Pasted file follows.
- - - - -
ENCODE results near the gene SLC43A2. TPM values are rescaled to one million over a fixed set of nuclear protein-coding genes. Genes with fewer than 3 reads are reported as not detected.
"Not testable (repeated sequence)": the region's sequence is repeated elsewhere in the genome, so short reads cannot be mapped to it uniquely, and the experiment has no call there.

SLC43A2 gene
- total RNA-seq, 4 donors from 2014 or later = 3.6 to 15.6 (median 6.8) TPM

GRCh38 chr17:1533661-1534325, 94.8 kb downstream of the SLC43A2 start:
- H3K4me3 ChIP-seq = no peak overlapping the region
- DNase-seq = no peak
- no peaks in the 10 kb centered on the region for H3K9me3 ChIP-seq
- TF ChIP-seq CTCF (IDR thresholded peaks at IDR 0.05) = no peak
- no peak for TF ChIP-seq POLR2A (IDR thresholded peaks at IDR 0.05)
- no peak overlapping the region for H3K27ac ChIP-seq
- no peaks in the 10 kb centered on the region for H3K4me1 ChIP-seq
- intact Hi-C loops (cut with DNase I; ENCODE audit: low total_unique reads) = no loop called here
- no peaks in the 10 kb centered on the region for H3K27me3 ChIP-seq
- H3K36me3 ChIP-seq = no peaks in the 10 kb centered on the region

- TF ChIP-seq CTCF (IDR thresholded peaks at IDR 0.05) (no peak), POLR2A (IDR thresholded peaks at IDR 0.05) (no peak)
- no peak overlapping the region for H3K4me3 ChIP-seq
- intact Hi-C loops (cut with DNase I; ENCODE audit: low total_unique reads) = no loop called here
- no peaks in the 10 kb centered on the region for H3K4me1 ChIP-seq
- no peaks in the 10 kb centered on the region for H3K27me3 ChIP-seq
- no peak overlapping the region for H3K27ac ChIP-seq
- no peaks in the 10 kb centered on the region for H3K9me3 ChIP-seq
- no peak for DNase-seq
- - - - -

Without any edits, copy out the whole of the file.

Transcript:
ENCODE results near the gene SLC43A2. TPM values are rescaled to one million over a fixed set of nuclear protein-coding genes. Genes with fewer than 3 reads are reported as not detected.
"Not testable (repeated sequence)": the region's sequence is repeated elsewhere in the genome, so short reads cannot be mapped to it uniquely, and the experiment has no call there.

SLC43A2 gene
- total RNA-seq, 4 donors from 2014 or later = 3.6 to 15.6 (median 6.8) TPM

GRCh38 chr17:1533661-1534325, 94.8 kb downstream of the SLC43A2 start:
- H3K4me3 ChIP-seq = no peak overlapping the region
- DNase-seq = no peak
- no peaks in the 10 kb centered on the region for H3K9me3 ChIP-seq
- TF ChIP-seq CTCF (IDR thresholded peaks at IDR 0.05) = no peak
- no peak for TF ChIP-seq POLR2A (IDR thresholded peaks at IDR 0.05)
- no peak overlapping the region for H3K27ac ChIP-seq
- no peaks in the 10 kb centered on the region for H3K4me1 ChIP-seq
- intact Hi-C loops (cut with DNase I; ENCODE audit: low total_unique reads) = no loop called here
- no peaks in the 10 kb centered on the region for H3K27me3 ChIP-seq
- H3K36me3 ChIP-seq = no peaks in the 10 kb centered on the region

- TF ChIP-seq CTCF (IDR thresholded peaks at IDR 0.05) (no peak), POLR2A (IDR thresholded peaks at IDR 0.05) (no peak)
- no peak overlapping the region for H3K4me3 ChIP-seq
- intact Hi-C loops (cut with DNase I; ENCODE audit: low total_unique reads) = no loop called here
- no peaks in the 10 kb centered on the region for H3K4me1 ChIP-seq
- no peaks in the 10 kb centered on the region for H3K27me3 ChIP-seq
- no peak overlapping the region for H3K27ac ChIP-seq
- no peaks in the 10 kb centered on the region for H3K9me3 ChIP-seq
- no peak for DNase-seq